Also, I leave for the Philippines tomorrow! I decided to do pure island tourism and no cultural tourism. I'm excited to be spending time on the beach but it will be a strange trip as I'm travelling solo so I'm not too sure how that is going to go. I'm free to do whatever I want but I'll have no one to talk to about it. And unfortunately, although I was looking forward to just sitting under a nice warm sun, it looks like the rain is going to follow me. ~sigh~ I just can't seem to beat the weather. Hopefully it's just morning island showers and not all day rain. That would just get depressing, very quickly. In any case, despite my protests about the weather, I'm actually very very excited and am ready to take off.

For my trip I'm bringing three books along:
Alexandre Dumas : Vingt Ans Apres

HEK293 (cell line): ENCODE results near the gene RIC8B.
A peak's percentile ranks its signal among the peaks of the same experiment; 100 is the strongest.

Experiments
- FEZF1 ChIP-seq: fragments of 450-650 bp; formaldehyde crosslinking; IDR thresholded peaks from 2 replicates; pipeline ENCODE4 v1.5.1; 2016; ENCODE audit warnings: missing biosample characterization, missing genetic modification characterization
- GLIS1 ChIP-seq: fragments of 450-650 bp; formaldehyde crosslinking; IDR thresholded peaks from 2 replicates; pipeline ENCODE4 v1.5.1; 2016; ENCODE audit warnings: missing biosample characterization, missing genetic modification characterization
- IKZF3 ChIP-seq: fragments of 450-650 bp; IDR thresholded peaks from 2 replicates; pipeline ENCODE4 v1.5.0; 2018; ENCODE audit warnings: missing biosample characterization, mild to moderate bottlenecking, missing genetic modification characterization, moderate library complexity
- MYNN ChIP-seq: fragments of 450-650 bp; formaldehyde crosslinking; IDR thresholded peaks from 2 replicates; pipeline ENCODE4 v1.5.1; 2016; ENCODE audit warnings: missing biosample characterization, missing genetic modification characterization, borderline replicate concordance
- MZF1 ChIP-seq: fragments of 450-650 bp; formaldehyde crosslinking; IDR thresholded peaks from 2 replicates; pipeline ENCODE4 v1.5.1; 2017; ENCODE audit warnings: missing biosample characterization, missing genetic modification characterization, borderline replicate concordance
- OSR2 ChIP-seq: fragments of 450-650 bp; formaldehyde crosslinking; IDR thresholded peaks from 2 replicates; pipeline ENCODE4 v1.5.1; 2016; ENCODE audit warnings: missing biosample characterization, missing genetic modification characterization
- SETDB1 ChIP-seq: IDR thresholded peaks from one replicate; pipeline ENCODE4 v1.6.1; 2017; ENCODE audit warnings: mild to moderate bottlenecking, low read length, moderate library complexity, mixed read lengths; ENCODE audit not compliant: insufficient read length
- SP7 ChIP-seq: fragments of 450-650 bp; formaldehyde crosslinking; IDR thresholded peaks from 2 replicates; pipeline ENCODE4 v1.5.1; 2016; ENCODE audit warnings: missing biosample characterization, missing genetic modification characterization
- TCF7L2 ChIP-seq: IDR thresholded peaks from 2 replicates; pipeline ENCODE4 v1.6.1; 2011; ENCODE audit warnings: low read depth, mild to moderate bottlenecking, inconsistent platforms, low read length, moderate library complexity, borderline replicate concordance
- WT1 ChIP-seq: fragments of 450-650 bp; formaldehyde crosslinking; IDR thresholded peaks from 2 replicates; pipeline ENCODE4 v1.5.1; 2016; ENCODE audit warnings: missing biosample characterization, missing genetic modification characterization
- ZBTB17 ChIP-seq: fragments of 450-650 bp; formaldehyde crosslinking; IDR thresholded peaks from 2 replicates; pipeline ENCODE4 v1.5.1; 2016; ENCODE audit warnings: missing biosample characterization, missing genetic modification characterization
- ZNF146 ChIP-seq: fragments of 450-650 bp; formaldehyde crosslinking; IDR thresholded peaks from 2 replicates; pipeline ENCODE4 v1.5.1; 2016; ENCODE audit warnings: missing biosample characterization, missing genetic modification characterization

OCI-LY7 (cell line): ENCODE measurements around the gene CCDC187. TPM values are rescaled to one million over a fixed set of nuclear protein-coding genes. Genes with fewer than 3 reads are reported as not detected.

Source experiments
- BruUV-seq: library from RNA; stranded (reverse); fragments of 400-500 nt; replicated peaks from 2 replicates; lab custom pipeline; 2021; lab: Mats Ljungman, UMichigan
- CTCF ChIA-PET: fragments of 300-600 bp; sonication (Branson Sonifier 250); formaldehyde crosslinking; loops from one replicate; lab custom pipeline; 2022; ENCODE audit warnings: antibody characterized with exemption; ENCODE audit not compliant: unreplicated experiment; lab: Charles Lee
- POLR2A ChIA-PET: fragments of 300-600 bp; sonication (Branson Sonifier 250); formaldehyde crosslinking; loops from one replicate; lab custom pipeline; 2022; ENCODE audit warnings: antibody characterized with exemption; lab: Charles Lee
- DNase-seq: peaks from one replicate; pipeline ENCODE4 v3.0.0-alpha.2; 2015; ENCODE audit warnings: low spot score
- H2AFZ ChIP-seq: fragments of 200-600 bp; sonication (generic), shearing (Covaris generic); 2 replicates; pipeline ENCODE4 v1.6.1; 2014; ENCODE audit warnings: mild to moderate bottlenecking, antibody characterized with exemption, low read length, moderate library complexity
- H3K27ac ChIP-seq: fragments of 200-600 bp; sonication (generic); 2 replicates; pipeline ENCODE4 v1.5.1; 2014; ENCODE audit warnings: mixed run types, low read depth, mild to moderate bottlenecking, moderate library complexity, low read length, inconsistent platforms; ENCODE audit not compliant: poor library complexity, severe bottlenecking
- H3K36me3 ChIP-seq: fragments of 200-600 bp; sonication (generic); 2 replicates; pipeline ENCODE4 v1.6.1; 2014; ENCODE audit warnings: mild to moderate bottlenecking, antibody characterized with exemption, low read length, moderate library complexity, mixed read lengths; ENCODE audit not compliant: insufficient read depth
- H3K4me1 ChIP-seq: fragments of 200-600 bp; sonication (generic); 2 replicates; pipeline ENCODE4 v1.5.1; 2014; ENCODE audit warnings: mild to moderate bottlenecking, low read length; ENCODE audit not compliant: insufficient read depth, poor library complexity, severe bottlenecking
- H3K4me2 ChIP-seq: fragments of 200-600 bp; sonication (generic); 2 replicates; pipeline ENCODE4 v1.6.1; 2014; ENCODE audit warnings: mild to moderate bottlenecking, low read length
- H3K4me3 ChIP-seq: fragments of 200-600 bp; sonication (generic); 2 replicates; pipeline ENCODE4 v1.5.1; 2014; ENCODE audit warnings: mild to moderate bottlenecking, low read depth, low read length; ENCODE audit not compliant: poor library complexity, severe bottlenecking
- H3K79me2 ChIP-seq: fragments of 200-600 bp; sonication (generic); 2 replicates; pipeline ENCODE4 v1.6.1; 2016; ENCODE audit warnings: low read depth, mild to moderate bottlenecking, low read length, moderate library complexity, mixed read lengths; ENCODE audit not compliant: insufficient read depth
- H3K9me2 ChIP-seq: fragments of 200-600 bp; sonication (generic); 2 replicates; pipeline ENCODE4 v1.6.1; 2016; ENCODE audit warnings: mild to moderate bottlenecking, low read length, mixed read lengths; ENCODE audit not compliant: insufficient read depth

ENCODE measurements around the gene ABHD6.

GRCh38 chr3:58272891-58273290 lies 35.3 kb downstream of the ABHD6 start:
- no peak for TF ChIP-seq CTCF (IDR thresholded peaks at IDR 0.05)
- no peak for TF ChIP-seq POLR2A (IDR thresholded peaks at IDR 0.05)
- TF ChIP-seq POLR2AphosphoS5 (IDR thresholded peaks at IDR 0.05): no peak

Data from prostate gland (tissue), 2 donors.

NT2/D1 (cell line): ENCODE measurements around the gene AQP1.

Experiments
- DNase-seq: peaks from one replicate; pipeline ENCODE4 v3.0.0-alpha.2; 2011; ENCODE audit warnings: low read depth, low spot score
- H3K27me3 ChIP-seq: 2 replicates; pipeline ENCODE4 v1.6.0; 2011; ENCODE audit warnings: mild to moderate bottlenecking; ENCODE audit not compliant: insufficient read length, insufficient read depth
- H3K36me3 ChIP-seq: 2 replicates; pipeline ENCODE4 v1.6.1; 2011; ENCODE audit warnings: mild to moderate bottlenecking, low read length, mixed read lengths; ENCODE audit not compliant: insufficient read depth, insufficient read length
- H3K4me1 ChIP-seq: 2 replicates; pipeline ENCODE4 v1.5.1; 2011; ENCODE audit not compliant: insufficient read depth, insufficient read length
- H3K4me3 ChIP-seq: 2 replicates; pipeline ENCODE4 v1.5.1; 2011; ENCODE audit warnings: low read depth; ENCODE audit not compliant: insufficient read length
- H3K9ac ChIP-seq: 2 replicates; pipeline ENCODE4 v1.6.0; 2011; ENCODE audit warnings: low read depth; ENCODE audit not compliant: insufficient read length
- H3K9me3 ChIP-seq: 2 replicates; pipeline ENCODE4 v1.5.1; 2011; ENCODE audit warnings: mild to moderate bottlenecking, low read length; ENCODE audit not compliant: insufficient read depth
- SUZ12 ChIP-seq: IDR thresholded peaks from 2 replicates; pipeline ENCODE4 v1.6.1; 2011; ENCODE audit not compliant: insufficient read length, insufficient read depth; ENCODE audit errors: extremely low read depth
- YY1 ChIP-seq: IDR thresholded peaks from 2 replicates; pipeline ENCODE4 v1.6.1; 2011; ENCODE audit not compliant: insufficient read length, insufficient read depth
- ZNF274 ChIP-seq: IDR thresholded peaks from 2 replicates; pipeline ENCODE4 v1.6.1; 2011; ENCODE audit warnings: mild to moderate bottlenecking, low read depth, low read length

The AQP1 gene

Akira Mizubayashi: Une langue venue d'ailleurs
Erich Maria Remarque: Arc de triomphe

With my parents arriving the following day after I get back from the Philippines I need to do some French reading as my mouth was having trouble spitting out words during our last Skype call. I hope 1700 pages of reading is enough. I can't tell as I'm really not sure how busy/not busy I'll be with this trip. Either I'll read nothing or read a lot.

In any case, this is where I'll be:

(Image courtesy of gophilippinestravel.ph)

Apr 28, 2016, 5:43am Top

Nice, lilisin -- you're visiting my country! You're going island hopping in Palawan, somewhere in Coron from the photo, it seems. Good for you -- hope you have nice sunny weather, not too hot (as it is in Luzon, up north, these days). Great place for diving, snorkelling. And if you enjoy seafood, this is the place to be. I'll be in the country myself in a few weeks but mostly for work, so won't be enjoying places like the above this time :-(

I'm free to do whatever I want but I'll have no one to talk to about it.